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What do Indian children drink when they do not receive water? Statistical analysis of water and alternative beverage consumption from the 2005–2006 Indian National Family Health Survey
Authors: Jasmine Fledderjohann, Pat Doyle, Oona Campbell, Shah Ebrahim, Sanjay Basu, and David Stuckler
Source: BMC Public Health, 15:612 doi:10.1186/s12889-015-1946-4
Topic(s): Child health
Water supply
Country: Asia
Published: JUL 2015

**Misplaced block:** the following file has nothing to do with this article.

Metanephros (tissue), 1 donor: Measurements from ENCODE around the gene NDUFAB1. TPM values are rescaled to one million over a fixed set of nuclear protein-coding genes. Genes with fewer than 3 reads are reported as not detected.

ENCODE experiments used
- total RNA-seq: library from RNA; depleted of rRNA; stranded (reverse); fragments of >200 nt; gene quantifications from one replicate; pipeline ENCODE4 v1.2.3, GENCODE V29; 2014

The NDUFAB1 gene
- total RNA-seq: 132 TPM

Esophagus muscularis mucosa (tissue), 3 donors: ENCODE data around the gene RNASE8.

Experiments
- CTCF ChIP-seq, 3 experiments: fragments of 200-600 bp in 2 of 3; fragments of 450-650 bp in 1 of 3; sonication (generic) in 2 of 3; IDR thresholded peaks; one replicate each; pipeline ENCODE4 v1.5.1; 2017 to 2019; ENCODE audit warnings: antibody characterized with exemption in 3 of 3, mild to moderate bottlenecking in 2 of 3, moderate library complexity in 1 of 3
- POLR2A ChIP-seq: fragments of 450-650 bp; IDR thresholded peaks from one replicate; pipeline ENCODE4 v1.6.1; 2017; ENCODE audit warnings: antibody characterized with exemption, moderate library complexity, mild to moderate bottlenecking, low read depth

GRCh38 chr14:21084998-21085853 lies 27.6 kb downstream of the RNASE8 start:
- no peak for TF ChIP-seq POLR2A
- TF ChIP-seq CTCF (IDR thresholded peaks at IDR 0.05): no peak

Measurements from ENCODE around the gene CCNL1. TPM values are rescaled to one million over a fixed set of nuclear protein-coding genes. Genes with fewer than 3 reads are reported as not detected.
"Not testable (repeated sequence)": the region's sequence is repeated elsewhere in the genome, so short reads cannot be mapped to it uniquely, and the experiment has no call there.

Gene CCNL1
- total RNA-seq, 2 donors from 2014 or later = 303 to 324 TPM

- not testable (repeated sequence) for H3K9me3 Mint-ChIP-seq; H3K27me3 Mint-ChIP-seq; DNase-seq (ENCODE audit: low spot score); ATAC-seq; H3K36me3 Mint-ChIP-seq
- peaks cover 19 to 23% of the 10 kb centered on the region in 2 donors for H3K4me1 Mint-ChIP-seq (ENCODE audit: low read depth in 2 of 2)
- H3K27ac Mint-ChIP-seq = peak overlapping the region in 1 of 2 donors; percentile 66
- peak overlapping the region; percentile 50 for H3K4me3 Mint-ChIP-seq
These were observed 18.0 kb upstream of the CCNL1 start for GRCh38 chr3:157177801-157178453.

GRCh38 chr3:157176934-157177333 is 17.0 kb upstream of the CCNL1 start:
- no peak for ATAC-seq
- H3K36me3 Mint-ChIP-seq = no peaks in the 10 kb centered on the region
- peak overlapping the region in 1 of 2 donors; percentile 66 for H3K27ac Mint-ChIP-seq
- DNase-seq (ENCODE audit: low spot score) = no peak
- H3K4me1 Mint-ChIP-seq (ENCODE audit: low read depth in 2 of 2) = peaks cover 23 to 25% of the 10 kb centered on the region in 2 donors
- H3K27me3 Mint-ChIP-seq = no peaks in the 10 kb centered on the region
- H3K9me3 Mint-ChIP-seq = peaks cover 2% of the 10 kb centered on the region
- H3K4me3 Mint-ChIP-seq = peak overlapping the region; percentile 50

Abstract: Background Over 1.2 billion people lack access to clean water. However, little is known about what children drink when there is no clean water. We investigated the prevalence of receiving no water and what Indian children drink instead. Methods We analysed children’s beverage consumption using representative data from India’s National Family and Health Survey (NFHS-3, 2005–2006). Consumption was based on mothers’ reports (n?=?22,668) for children aged 6–59 months (n?=?30,656). Results About 10 % of Indian children had no water in the last 24 h, corresponding to 12,700,000 children nationally, (95 % CI: 12,260,000 to 13,200,000). Among children who received no water, 23 % received breast or fresh milk and 24 % consumed formula, “other liquid”, juice, or two or more beverages. Children over 2 were more likely to consume non-milk beverages, including tea, coffee, and juice than those under 2 years. Those in the lowest two wealth quintiles were 16 % less likely to have received water (OR?=?0.84; 95 % CI: 0.74 to 0.96). Compared to those living in households with bottled, piped, or tanker water, children were significantly less likely to receive water in households using well water (OR?=?0.75; 95 % CI: 0.64 to 0.89) or river, spring, or rain water (OR?=?0.70; 95 % CI: 0.53 to 0.92) in the last 24 h. Conclusions About 13 million Indian children aged 6–59 months received no water in the last 24 h. Further research is needed to assess the risks potentially arising from insufficient water, caffeinated beverages, and high sugar drinks at early stages of life.